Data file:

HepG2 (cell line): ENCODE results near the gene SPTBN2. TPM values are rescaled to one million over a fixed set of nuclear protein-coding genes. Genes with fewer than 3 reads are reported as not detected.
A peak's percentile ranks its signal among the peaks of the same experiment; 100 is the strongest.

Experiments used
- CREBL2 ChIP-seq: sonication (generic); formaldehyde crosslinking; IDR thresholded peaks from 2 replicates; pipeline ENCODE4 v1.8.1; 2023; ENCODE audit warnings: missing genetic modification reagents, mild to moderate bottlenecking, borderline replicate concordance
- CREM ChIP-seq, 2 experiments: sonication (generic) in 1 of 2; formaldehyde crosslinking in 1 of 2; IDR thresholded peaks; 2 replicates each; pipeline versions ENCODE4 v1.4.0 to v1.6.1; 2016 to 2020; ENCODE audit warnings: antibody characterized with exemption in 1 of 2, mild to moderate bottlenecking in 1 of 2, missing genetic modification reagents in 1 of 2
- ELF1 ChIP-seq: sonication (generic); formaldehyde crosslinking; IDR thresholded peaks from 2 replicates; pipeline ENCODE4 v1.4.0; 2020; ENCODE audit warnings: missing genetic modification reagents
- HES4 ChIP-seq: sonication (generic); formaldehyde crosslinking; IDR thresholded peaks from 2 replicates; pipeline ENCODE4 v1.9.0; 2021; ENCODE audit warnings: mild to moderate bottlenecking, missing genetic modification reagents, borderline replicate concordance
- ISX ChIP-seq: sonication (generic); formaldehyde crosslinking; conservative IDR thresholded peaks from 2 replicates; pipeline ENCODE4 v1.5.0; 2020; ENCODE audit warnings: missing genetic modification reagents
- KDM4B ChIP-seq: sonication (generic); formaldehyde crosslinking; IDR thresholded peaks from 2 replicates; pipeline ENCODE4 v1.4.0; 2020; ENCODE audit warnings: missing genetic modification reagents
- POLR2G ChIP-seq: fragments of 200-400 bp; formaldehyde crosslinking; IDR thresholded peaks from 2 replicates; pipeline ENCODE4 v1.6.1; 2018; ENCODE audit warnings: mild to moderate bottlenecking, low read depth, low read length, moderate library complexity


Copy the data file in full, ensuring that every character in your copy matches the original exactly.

HepG2 (cell line): ENCODE results near the gene SPTBN2. TPM values are rescaled to one million over a fixed set of nuclear protein-coding genes. Genes with fewer than 3 reads are reported as not detected.
A peak's percentile ranks its signal among the peaks of the same experiment; 100 is the strongest.

Experiments used
- CREBL2 ChIP-seq: sonication (generic); formaldehyde crosslinking; IDR thresholded peaks from 2 replicates; pipeline ENCODE4 v1.8.1; 2023; ENCODE audit warnings: missing genetic modification reagents, mild to moderate bottlenecking, borderline replicate concordance
- CREM ChIP-seq, 2 experiments: sonication (generic) in 1 of 2; formaldehyde crosslinking in 1 of 2; IDR thresholded peaks; 2 replicates each; pipeline versions ENCODE4 v1.4.0 to v1.6.1; 2016 to 2020; ENCODE audit warnings: antibody characterized with exemption in 1 of 2, mild to moderate bottlenecking in 1 of 2, missing genetic modification reagents in 1 of 2
- ELF1 ChIP-seq: sonication (generic); formaldehyde crosslinking; IDR thresholded peaks from 2 replicates; pipeline ENCODE4 v1.4.0; 2020; ENCODE audit warnings: missing genetic modification reagents
- HES4 ChIP-seq: sonication (generic); formaldehyde crosslinking; IDR thresholded peaks from 2 replicates; pipeline ENCODE4 v1.9.0; 2021; ENCODE audit warnings: mild to moderate bottlenecking, missing genetic modification reagents, borderline replicate concordance
- ISX ChIP-seq: sonication (generic); formaldehyde crosslinking; conservative IDR thresholded peaks from 2 replicates; pipeline ENCODE4 v1.5.0; 2020; ENCODE audit warnings: missing genetic modification reagents
- KDM4B ChIP-seq: sonication (generic); formaldehyde crosslinking; IDR thresholded peaks from 2 replicates; pipeline ENCODE4 v1.4.0; 2020; ENCODE audit warnings: missing genetic modification reagents
- POLR2G ChIP-seq: fragments of 200-400 bp; formaldehyde crosslinking; IDR thresholded peaks from 2 replicates; pipeline ENCODE4 v1.6.1; 2018; ENCODE audit warnings: mild to moderate bottlenecking, low read depth, low read length, moderate library complexity